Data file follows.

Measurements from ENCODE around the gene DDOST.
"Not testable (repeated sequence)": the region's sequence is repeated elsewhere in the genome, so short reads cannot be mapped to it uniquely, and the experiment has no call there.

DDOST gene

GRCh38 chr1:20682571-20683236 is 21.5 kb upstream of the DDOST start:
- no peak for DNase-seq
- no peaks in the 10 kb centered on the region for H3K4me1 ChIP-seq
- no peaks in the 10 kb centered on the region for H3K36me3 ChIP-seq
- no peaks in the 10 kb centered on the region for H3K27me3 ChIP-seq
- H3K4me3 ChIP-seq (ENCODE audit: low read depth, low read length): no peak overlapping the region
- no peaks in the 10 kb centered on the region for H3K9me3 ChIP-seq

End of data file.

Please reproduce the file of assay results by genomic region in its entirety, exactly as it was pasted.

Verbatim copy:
Measurements from ENCODE around the gene DDOST.
"Not testable (repeated sequence)": the region's sequence is repeated elsewhere in the genome, so short reads cannot be mapped to it uniquely, and the experiment has no call there.

DDOST gene

GRCh38 chr1:20682571-20683236 is 21.5 kb upstream of the DDOST start:
- no peak for DNase-seq
- no peaks in the 10 kb centered on the region for H3K4me1 ChIP-seq
- no peaks in the 10 kb centered on the region for H3K36me3 ChIP-seq
- no peaks in the 10 kb centered on the region for H3K27me3 ChIP-seq
- H3K4me3 ChIP-seq (ENCODE audit: low read depth, low read length): no peak overlapping the region
- no peaks in the 10 kb centered on the region for H3K9me3 ChIP-seq